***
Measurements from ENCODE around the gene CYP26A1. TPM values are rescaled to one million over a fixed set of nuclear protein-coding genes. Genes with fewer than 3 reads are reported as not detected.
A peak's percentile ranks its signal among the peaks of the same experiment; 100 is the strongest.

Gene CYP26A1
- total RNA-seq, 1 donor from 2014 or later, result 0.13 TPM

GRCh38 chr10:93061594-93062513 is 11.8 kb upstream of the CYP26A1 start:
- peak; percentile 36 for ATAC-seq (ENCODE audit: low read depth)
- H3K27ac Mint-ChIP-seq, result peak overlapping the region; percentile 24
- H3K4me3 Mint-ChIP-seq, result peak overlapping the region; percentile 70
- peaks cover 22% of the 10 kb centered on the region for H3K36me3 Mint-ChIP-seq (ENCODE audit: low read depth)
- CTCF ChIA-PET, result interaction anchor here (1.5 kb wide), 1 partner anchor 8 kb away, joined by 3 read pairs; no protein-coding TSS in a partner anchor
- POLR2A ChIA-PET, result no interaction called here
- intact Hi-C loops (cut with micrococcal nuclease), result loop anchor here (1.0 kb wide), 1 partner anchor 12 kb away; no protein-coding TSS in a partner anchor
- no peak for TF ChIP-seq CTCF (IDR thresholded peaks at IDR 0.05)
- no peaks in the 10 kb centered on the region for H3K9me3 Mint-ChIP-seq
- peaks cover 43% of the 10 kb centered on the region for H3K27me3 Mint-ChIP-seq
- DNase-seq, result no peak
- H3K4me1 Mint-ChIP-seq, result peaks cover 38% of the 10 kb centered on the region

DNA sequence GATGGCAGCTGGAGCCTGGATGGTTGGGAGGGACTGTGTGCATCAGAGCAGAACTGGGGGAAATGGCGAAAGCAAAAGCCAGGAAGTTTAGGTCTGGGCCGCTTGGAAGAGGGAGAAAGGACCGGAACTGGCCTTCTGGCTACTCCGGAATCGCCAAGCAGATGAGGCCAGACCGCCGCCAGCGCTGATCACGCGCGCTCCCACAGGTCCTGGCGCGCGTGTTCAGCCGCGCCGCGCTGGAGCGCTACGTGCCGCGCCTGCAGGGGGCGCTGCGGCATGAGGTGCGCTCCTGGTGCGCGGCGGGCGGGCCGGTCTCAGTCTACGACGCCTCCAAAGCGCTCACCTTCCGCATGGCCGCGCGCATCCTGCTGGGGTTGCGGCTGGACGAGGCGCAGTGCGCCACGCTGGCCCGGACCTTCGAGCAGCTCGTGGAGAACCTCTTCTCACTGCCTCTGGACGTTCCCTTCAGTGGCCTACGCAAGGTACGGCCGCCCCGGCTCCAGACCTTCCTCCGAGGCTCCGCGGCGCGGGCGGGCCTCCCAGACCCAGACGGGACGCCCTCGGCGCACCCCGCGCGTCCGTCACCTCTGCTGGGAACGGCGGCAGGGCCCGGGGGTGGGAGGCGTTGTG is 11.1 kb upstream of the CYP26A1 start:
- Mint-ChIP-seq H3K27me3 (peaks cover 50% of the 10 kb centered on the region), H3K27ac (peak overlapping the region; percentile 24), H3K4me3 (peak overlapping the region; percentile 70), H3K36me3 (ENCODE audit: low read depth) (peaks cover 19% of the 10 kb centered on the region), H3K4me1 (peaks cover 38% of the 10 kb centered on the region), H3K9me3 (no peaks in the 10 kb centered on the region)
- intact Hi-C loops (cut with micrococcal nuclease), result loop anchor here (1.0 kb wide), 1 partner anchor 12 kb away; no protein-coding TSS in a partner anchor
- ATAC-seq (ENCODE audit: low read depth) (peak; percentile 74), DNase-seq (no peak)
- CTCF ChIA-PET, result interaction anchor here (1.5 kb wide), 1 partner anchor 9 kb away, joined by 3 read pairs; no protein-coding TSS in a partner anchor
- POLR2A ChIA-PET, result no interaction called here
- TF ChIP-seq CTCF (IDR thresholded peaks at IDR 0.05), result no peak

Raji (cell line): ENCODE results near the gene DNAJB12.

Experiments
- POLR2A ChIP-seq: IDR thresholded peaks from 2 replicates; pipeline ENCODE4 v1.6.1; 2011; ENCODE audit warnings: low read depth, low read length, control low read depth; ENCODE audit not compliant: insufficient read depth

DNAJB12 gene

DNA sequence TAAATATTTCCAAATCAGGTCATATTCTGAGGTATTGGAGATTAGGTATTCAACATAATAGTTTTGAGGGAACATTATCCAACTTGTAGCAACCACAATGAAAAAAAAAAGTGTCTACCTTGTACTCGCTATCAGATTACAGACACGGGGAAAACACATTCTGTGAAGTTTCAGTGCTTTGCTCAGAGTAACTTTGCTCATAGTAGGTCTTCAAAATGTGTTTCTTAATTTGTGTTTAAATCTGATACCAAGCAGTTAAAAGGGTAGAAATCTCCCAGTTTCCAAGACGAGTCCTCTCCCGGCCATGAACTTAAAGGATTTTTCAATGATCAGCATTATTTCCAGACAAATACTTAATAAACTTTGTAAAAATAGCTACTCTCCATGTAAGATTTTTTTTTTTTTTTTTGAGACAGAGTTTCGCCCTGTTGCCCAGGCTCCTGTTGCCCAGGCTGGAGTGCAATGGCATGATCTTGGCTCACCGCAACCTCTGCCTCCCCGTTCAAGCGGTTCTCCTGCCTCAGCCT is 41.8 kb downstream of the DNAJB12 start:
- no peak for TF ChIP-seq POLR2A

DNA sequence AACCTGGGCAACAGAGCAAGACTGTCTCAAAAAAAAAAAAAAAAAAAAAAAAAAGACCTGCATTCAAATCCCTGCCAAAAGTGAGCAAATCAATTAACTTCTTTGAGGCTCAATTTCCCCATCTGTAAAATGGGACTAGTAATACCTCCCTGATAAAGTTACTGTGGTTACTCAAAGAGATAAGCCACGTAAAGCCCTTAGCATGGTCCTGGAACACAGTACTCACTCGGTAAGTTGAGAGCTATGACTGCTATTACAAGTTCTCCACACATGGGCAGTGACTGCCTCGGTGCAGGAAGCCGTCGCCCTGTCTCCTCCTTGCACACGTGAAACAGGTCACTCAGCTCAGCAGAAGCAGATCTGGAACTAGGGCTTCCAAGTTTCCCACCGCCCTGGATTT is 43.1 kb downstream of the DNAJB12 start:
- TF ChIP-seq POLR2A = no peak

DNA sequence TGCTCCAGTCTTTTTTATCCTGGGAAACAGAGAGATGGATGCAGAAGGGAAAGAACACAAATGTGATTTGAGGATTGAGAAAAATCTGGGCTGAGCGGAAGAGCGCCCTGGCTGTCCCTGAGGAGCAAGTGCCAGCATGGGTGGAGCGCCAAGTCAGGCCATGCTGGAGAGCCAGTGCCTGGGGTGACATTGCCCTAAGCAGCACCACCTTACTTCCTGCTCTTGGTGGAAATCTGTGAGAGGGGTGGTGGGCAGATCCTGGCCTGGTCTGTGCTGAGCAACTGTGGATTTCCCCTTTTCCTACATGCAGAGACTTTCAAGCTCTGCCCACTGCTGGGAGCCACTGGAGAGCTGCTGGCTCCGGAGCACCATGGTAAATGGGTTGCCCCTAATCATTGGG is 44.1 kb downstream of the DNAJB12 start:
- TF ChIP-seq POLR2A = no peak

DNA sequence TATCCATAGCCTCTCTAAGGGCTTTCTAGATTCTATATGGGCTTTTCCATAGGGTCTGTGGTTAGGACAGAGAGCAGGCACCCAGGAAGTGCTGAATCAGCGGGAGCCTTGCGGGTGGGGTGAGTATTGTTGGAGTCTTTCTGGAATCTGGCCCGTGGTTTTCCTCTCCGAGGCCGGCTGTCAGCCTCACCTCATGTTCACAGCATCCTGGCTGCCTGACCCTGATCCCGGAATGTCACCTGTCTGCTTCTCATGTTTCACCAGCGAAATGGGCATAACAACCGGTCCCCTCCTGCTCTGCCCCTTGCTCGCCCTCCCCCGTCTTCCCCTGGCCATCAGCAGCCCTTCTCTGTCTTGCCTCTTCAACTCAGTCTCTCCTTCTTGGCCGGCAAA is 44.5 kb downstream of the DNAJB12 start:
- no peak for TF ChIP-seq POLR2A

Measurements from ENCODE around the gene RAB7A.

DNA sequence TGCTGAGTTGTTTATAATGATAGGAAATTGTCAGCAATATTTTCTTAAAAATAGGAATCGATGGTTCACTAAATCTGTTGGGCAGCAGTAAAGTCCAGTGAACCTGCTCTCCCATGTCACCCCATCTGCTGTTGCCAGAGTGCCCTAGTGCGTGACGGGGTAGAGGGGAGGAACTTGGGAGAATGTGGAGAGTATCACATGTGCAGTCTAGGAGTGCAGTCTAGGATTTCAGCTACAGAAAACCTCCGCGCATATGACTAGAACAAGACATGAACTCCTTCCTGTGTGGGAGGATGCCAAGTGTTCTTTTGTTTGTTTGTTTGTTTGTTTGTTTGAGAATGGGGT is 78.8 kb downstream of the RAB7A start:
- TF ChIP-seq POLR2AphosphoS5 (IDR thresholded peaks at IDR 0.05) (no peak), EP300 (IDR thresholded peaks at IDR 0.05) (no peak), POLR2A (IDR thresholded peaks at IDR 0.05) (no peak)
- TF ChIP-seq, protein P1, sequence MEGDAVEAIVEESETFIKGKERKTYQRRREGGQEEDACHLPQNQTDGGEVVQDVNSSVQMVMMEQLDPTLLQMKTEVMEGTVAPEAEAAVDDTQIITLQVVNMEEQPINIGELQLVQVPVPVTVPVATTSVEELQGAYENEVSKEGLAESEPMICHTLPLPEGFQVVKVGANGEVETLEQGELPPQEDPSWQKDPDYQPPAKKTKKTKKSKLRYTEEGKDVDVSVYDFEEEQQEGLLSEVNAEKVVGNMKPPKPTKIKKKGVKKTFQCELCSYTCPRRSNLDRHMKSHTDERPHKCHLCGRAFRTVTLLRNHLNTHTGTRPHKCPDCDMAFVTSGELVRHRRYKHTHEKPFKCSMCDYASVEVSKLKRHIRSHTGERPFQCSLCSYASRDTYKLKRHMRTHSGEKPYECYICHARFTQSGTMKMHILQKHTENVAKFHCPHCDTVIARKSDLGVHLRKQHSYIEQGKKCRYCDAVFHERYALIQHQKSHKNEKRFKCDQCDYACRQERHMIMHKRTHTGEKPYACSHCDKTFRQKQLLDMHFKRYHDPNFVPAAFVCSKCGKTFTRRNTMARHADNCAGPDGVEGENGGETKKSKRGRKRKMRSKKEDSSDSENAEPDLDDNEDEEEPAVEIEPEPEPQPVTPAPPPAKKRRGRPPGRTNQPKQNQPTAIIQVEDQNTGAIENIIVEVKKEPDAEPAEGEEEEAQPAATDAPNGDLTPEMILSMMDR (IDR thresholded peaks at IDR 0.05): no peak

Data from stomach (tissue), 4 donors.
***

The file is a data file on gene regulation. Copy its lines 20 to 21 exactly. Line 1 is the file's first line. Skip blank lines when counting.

- intact Hi-C loops (cut with micrococcal nuclease), result loop anchor here (1.0 kb wide), 1 partner anchor 12 kb away; no protein-coding TSS in a partner anchor
- ATAC-seq (ENCODE audit: low read depth) (peak; percentile 74), DNase-seq (no peak)